Stable owners, cart drivers, park advocates and pedicab cyclists are bristling at Mayor Bill de Blasio and the Council’s plan to rein in the horse carriage industry.
The agreement negotiated with the Teamsters union representing the drivers would cut the city’s equine stock from 220 horses to 95 and prohibit them from leaving Central Park. The animals would live in a new stable remodeled from a maintenance building, set to open in 2018. As a sweetener, the proposal would restrict pedicabs to the area north of 85th Street in order to eliminate competition.
Proprietors of the existing animal stalls on the West Side cast Steve Nislick—multimillionaire real estate developer and founder of the anti-carriage New Yorkers for Clean Livable and Safe Streets—as a villain promoting the end of their industry, claiming he had repeatedly sought to buy them out in the past. They also slammed the mayor, and claimed that police unions had offered to work with them to unseat Mr. de Blasio in 2017.
But most of all, they attacked the loss of jobs they argued would result if the Council passes the plan.
“There’s no welfare for horses like there is for people. And you’ve knocked out an awful lot of jobs who are driving the carriages, and people working around the stables, and there’s a lot of very, very nice people doing humble jobs here,” Cornelius Byrne, a stable operator, told reporters at a press conference this morning.
Norman Siegel, a prominent attorney representing the carriage drivers, argued that the regulations posed a threat to his clients’ civil rights—and promised to sue if efforts to persuade the Council to reject the plan fail.
“Whatever the government does, it has to have a rational basis, connected to a legitimate government interest. And, I don’t know what the legitimate government interest is in getting rid of the horse carriage industry,” Mr. Siegel told the Observer.
The plan still falls well short of Mr. de Blasio’s 2013 campaign trail vow to ban carriages “on day one” of his administration—something some animal rights activists are displeased about, including the Coalition to Ban Horse Carriages, which said that even in Central Park the horses would face “punishing work conditions.” NYCLASS, meanwhile, has been largely silent on the deal even as it insisted Mr. Nislick would not profit from the group’s activities.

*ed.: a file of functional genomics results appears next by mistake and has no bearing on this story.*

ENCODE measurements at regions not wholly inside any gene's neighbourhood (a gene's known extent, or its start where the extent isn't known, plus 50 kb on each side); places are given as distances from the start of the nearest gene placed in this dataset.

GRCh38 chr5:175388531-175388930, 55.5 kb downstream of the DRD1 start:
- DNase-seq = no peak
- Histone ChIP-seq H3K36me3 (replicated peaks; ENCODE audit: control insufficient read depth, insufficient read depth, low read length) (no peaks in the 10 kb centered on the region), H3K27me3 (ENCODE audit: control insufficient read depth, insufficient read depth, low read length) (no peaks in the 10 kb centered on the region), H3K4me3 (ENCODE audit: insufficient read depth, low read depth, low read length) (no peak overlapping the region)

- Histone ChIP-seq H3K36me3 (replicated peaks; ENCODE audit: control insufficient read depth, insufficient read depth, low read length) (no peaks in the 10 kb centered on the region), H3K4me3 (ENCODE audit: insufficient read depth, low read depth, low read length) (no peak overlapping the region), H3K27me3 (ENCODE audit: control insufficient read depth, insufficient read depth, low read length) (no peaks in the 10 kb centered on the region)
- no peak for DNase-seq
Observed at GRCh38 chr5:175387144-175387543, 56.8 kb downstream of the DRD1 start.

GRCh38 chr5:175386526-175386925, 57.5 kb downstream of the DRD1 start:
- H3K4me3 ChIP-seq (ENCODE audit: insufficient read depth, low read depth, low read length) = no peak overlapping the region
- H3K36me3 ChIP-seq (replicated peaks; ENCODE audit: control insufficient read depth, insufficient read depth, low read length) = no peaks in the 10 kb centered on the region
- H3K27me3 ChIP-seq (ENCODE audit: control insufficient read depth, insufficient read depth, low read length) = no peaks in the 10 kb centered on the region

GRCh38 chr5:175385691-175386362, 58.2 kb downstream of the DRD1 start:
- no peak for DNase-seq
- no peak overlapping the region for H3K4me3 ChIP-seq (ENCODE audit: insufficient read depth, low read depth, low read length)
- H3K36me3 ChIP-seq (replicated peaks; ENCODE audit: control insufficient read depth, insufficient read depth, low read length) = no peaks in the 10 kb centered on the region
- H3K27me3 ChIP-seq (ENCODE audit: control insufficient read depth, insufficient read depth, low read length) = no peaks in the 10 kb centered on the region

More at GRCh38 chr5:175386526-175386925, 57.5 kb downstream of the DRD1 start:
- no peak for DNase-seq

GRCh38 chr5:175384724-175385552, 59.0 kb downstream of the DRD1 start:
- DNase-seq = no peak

Pedicab drivers, meanwhile, staged a hundred-strong rally outside City Hall against the plan, chanting “save our jobs.” Those the Observer spoke with argued that curtailing their activities to the north end of the park would destroy their industry, as most of their fares come from the tourist-rich area around 59th Street.
“I don’t see why there can’t be any coexistence,” driver Kenneth Aguirre said, complaining that representatives from his sector got left out of the negotiations. “There was no notice, nothing!”
Advocates for city greenspaces attacked the idea of using public money—up to $25 million, according to the New York Times—to rehab a public building and hand it over to a private industry.
“Is this really the proper use of this beautiful parkland?” Tupper Thomas, executive director of the group New Yorkers for Parks asked yesterday, noting that $25 million could restore Saint Mary’s Park in the South Bronx. “Could there be other things done there that would be more useful to the citizens of the city of New York?”
Council Speaker Melissa Mark-Viverito, who previously called the carriage industry “inhumane,” testily defended the plan and scoffed at suggestions that the plan would poorly allocate city funds.
“It’s interesting how people are suddenly concerned about the South Bronx and the level of investment in our parks,” the speaker, who represents parts of the South Bronx, told the Observer. “I was formerly the chair of the Parks Committee, and if anyone knows about disparate treatment it is myself, who also represents a community that has had disinvestment.”
The speaker insisted the public park—and the taxpayer money—was the city’s, and that the city could do with it what it saw fit.
“At the end of the day, the city owns the park. The city owns this facility, and the city is making a decision to invest in this facility. And there are those who may think that they own the park, right,” Ms. Mark-Viverito said. “The park and Central Park is city property—and the mayor does make decisions as to what are priorities for the city.”
Asked whether she thought the city-owned park belonged to the public, she added, “of course.”